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Quaint Scottish Villages and Towns You Can Visit in a Day

Posted on 28 Jun 2024

There’s something about a small village. Whether you grew up in a city or even in a small town of your own, words like quaint and idyllic immediately come to mind whenever you arrive somewhere where the post office is also the police station. Where embracing a slower pace is the way of the locals. The same locals who appear to all know each other – and perhaps will soon know you, too. 

And then there are villages in places like Scotland. Where cobbled streets and alleyways which make you feel as though you’ve stepped back in time hug a variety of quirky wee shops. Where ruined castles and slumbering palaces contrast the quiet streets filled with modern shopfronts. Where you go specifically looking for the local pub or bakery, praying the shops will be a treasure trove of locally crafted knickknacks that you don’t really need but you really want.  

We’re obsessed with charming villages and humble towns. Why? Because – as much as we adore big cities and historical landmarks – it's these humble, wee nooks that make up the real Scotland. It’s where you’ll find a true Scot. Perhaps a Ceilidh in the local school hall. All these unique things that make this country beloved.  

So, we make a point of stopping in them whenever possible. Sometimes for a quick coffee or rest stop, so we can support the small businesses; other times as an opportunity to explore and soak up local Scottish life.  

The best part is, many of these little villages are easily accessible and you can reach them from the capital cities of Scotland on a simple day trip. We thought we’d run through a few of our favourites - we visit them on one of our day trips across Scotland, just to make it that much easier for you!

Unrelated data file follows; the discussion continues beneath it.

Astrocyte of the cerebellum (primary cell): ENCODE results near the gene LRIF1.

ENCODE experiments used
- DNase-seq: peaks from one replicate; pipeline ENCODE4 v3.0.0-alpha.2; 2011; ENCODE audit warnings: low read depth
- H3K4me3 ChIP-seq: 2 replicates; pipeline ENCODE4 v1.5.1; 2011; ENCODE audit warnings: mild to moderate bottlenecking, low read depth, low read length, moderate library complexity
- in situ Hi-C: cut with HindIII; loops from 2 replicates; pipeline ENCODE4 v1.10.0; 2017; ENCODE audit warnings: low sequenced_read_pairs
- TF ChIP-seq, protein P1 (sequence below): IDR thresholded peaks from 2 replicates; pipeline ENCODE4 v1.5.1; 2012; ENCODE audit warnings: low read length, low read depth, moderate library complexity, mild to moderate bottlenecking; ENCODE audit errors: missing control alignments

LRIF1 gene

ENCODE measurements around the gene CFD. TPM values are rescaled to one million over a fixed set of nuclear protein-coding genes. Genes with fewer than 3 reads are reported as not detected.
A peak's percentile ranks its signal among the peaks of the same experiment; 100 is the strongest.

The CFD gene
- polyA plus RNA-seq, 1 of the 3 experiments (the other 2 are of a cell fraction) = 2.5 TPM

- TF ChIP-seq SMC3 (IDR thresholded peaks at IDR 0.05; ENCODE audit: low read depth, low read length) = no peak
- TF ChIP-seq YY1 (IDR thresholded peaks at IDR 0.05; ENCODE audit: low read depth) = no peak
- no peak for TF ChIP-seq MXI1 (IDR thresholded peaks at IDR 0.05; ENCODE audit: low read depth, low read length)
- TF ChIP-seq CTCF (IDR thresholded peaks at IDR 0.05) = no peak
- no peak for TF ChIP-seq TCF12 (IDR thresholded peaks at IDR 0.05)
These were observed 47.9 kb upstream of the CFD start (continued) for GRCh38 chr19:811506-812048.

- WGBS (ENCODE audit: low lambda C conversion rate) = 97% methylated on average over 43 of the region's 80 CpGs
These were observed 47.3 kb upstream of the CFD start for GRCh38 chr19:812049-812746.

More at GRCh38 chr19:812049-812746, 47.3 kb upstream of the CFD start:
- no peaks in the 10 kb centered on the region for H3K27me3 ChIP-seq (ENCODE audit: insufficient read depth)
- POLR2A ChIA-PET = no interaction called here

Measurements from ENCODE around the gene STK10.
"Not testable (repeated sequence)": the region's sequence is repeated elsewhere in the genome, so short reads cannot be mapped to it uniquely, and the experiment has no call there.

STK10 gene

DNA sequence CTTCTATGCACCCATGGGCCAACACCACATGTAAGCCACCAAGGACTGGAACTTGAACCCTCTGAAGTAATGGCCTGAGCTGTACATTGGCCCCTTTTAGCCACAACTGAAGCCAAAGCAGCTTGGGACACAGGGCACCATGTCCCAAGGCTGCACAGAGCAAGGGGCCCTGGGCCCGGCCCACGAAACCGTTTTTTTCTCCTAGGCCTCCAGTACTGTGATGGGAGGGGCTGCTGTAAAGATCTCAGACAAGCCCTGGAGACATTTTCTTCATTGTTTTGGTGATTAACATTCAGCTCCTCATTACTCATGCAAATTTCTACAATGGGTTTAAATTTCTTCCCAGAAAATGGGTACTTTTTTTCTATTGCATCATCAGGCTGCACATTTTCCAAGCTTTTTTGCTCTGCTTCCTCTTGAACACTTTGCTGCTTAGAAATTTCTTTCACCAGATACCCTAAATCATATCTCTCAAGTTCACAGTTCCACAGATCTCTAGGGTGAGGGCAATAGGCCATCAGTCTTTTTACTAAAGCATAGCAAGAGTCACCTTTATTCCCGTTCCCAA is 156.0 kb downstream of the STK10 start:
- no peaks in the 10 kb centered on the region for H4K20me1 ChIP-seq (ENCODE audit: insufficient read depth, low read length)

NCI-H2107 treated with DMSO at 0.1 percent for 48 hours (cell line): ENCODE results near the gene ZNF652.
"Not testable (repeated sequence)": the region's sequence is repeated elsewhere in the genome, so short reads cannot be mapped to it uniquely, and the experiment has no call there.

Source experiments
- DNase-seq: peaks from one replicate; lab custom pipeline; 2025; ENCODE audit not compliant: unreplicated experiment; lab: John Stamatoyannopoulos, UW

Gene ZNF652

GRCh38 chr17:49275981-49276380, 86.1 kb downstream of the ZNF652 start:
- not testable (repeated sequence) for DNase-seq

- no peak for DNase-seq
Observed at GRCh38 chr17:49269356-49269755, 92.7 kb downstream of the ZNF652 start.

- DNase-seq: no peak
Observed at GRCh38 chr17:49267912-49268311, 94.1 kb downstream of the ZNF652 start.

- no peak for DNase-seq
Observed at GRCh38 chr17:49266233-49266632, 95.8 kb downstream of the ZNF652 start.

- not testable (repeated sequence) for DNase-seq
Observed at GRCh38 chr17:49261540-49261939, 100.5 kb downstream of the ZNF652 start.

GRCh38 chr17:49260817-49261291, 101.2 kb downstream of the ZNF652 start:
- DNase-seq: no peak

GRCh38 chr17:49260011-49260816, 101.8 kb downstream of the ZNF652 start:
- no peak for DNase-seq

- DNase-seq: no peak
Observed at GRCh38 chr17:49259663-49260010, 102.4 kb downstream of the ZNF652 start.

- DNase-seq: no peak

Coming up in this blog:

Inveraray, Argyll and Bute 

We’re starting you off strong today with the Georgian masterpiece that is Inveraray, located in the county of Argyll and Bute – an area which dominates the west part of Scotland. Back in 1745, the 3rd Duke of Argyll (head of Clan Campbell, one of Scotland’s most powerful clans), established this town on the glistening waters of Loch Fyne. To this day, within the town you will find a neoclassical church, the Inveraray Jail and courthouse (which is now a museum), plenty of adorable shops and countless eateries for you to dine out in.  

Its masterpiece, however, is the neo-Gothic Inveraray Castle, a short walk from the main streets, which was built in the mid-18th century. It remains the family home of the Dukes of Argyll and we’re only a tad jealous.  

If you’re lucky enough to visit Inveraray when the castle is open to visitors, make sure you pop in to see the MacArthur Room which houses a famously haunted object: a bed. Legend has it that, in 1644, a young Irish harpist was murdered by the Duke of Montrose’s men. And when this haunted bed was moved to the castle, the ghost travelled with it. It is said that when a member of the family is about to die, the haunting melody of a harp can be heard drifting from the room.